Eight Hamilton Students Awarded Fulbright Scholarships and Teaching Assistantships
Hamilton Students Win 15 National Awards
May 8, 2007
Eight Hamilton College seniors have been awarded Fulbright Scholarships and Teaching Assistantships to pursue research projects abroad and to teach English in foreign countries next year. Seven other students have received national scholarships and recognition that will enable them to conduct research or study abroad.
Five Hamilton seniors received Fulbright Scholarships. Allison Demas will spend the 2007-08 academic year at the Universite Cheikh Anta Diop in Dakar, Senegal, where she will research anti-malarial treatments in the lab of Dr. Daouda Ndiaye.
Daniel Griffith will conduct research at the Technical University of Braunschweig, Germany, in the lab of Dr. Ullrich Jahn. He aims to develop an efficient and generally applicable synthesis of a class of natural products called cyclopentanoid monoterpenes.
Lucas Thornblade will study the establishment of family medicine as a practice in a communal health center in Khanh Hoa Province in Vietnam. Thornblade will survey and interview physicians who have undergone retraining in family medicine to measure their response and the development of primary care which has become a standard for cost-effectiveness and quality in rural health.
Robin Wong plans to study attitudes toward aging in China to investigate the relationship between age identity, life satisfaction and positive mental health at SunYat-Sen University. In her proposal Wong says, "Maintenance of an identity younger than one's actual age has been correlated to positive well bring in the U.S. but may bit hold true for adults in a collectivist culture such as China. Both explicit and implicit measures are necessary for a more complete view of age identity."
Natalie Tarallo will travel to Mauritius where she will study the direct and indirect role of ethnicity in youth political identity formation. She will investigate the process by which Mauritian secondary school age youth negotiate ethnicity in the development of political identities in schools, community organziations, youth centers and political parties.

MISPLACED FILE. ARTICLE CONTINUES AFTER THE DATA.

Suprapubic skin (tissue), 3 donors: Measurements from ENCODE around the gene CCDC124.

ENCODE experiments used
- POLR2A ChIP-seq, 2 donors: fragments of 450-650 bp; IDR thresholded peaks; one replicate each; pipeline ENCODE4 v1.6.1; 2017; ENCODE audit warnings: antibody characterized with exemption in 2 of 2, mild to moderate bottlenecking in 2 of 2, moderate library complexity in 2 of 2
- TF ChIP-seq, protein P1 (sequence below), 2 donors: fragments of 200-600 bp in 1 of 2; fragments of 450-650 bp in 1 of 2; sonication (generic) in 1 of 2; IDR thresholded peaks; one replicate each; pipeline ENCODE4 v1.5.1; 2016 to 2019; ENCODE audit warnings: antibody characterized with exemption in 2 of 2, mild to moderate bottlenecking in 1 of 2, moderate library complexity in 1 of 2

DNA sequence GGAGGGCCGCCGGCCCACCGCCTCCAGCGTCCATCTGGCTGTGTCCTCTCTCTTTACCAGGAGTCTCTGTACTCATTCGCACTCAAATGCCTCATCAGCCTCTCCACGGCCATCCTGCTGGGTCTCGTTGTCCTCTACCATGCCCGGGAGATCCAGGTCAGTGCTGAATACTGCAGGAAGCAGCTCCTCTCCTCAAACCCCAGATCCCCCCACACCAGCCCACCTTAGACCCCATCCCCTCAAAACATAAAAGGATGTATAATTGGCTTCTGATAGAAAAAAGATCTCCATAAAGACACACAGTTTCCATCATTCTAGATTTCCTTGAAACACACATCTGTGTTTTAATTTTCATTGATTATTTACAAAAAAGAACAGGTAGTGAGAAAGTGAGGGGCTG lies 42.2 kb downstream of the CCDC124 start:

Three students who will graduate on May 20 were awarded Fulbright Teaching Assistantships. Emily Alinikoff will teach English in Turkey; Andrew LaFiandra will teach in German; and Ross Ufberg's teaching assistantship will take him to Russia.
The Fulbright program offers invaluable opportunities to meet and work with people of the host country, sharing daily life as well as professional and creative insights. The program promotes cross-cultural interaction and mutual understanding on a person-to-person basis in an atmosphere of openness, academic integrity and intellectual freedom. The primary source of funding for the Fulbright Program is an annual appropriation made by Congress to the Department of State. The U.S. Student Program awards approximately 900 grants annually and currently operates in more than 140 countries worldwide.
The Fulbright awardees are among 15 Hamilton students who won national scholarships and recognition this year. Caitlin Jacobs '07 was awarded a Thomas J. Watson Fellowship for 2007-2008. Jacobs' project is titled "An Examination of the Coexistence of Big Cats and Humans." This year 179 students competed on the national level after their institutions nominated them in the autumn and 50 were selected from 50 of America's top liberal arts colleges. Each Watson fellow receives $25,000 for the year of self-directed independent study while traveling outside the United States after their graduation.
Kristin Alongi '08, Marco Allodi '08 and Daniel Campbell '08 were all named Barry M. Goldwater Scholars for the 2007-08 academic year. The Goldwater is the premier national undergraduate award in the fields of mathematics, the natural sciences and engineering.
Geoarchaeology major Mary Beth Day '07 was named to USA Today's All-USA College Academic First Team. Each February, USA Today honors 20 undergraduate academic all-stars as its All-USA College Academic Team. Day is the first Hamilton student to earn the honor.
Kaitlin Britt '09 was awarded a Freeman - Asia Award for Undergraduate Study. The Freeman-ASIA program offers awards for study in East and Southeast Asia. Awardees are expected to share their experiences with students on their home campuses to promote study abroad in Asia and to spread understanding of Asia.
Melissa Kong '08 received a Gilman Scholarship for International Study. The program goal is to diversify the kinds of students who study abroad and the countries and regions where they go and the languages they learn.